- Elton John blasts Russia’s anti-gay laws during Moscow concert
- U.N.: Afghanistan slow to enforce law protecting women
- Heart cancels SeaWorld concert after ‘Blackfish’ documentary
- South Carolina sheriff refuses to lower American flag for Nelson Mandela
- South Africans hold day of prayer for Nelson Mandela
- Mandela not on life support in final hours, friend says
- Ukraine protesters topple, decapitate Lenin statue in Kiev
- Kim Jong-un’s uncle removed from North Korean state documentary
- Thailand crisis deepens as opposition quits Parliament
- Campbell Soup apologizes for SpaghettiOs’ Pearl Harbor tweet
United States Department Of Labor
Latest United States Department Of Labor Items
Stocks are starting December with a jump. The Dow Jones industrial average rose 249 points, its biggest gain since Sept. 1.
The important Christmas spending season got off to a promising start this weekend, but the lame-duck Congress and President Obama would play the Grinch if theyre unable to agree on extensions of unemployment benefits and the Bush-era tax cuts.
If Congress lets unemployment benefits expire this week, the jobless won't be the only ones to feel the pain: The overall economy would suffer, too.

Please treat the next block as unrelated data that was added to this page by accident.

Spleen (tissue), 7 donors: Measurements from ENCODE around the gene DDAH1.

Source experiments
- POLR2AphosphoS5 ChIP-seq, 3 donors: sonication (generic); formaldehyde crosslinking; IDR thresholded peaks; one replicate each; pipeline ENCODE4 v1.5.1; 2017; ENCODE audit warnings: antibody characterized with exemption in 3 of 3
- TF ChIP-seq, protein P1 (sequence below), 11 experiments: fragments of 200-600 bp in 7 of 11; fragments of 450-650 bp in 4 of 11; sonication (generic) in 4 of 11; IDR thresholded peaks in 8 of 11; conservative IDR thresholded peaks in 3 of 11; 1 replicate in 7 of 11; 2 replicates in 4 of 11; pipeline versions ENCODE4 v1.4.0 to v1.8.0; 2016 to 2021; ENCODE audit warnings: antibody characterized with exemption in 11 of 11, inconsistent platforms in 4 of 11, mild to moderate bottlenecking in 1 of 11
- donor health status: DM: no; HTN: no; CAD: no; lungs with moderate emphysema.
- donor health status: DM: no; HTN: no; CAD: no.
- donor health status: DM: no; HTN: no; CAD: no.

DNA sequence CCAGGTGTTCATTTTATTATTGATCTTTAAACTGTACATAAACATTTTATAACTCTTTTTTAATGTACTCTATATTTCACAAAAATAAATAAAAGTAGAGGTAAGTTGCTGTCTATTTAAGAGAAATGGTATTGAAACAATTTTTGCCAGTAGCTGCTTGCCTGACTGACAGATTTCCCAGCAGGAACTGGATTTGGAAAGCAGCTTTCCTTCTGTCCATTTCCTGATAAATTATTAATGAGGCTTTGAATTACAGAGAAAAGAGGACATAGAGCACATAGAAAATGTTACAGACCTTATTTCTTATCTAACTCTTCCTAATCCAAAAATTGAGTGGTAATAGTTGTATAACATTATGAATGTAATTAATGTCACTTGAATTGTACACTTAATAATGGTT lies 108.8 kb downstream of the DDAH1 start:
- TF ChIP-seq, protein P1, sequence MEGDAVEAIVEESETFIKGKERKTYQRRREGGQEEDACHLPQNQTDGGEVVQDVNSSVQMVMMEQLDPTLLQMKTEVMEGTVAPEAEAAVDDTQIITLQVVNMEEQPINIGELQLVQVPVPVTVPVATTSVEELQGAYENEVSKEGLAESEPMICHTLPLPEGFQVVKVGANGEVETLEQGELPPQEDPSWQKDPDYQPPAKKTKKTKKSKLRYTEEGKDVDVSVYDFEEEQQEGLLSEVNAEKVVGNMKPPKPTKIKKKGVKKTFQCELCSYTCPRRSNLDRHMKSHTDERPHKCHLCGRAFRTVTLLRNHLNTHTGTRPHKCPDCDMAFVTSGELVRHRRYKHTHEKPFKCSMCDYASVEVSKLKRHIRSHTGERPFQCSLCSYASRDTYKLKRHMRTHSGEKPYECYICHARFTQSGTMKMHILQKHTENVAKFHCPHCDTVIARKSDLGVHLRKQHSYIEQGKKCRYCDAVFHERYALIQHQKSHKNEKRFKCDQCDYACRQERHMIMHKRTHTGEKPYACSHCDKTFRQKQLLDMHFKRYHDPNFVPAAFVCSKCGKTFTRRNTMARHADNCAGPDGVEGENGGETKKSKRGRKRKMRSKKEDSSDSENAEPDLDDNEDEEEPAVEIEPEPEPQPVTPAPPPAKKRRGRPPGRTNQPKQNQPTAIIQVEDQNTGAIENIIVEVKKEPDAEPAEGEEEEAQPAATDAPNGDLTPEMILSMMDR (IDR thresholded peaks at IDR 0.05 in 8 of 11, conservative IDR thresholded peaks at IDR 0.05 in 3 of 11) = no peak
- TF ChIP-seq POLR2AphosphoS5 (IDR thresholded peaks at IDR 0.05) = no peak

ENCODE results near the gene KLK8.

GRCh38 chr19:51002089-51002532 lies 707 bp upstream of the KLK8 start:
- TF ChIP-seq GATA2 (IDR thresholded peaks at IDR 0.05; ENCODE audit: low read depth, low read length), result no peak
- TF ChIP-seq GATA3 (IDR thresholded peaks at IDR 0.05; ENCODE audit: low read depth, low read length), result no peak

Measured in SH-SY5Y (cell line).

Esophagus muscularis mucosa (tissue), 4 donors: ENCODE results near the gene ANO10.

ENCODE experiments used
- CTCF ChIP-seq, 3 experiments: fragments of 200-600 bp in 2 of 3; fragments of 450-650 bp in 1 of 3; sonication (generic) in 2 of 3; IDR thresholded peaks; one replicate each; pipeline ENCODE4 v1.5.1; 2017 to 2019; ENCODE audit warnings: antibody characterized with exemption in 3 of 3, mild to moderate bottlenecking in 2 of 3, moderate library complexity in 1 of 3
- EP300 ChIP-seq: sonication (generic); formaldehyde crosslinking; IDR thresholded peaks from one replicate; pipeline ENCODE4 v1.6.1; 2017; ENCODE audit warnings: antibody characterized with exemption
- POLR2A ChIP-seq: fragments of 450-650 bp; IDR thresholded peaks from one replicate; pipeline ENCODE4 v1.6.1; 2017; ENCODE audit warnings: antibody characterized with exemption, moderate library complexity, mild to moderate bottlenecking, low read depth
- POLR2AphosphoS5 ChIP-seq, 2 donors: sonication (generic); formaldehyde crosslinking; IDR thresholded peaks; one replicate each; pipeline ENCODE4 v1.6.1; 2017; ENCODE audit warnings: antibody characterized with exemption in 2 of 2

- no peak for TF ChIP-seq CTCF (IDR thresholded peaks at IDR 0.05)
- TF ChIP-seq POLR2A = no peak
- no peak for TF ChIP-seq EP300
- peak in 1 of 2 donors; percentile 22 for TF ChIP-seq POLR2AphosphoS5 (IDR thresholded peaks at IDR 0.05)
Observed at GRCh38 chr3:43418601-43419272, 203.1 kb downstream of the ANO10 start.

Recent headlines have favored the postelection fallout, what may or may not have been accomplished at the recently completed Group of 20 meetings and renewed concern over eurozone issues.
Over the past several weeks, the tone of my columns has become more cautionary because of signs that the economic recovery has slowed and, despite stimulative efforts, job growth has proved elusive.
A wave of government layoffs in September outpaced weak hiring in the private sector, pushing down the nation's payrolls by a net total of 95,000 jobs.
The nation's businesses created another 64,000 jobs last month -- adding to a string of steady gains this year that has been welcome for job-hunters but not strong enough to draw down the unemployment rate.
Applications for unemployment benefits fell last week for the fourth time in five weeks, a sign that layoffs are declining.
Stocks surged to their highest level in five months Tuesday after a measure of the most important driver of the U.S. economy surged ahead in September, a hopeful sign for the country's main source of employment.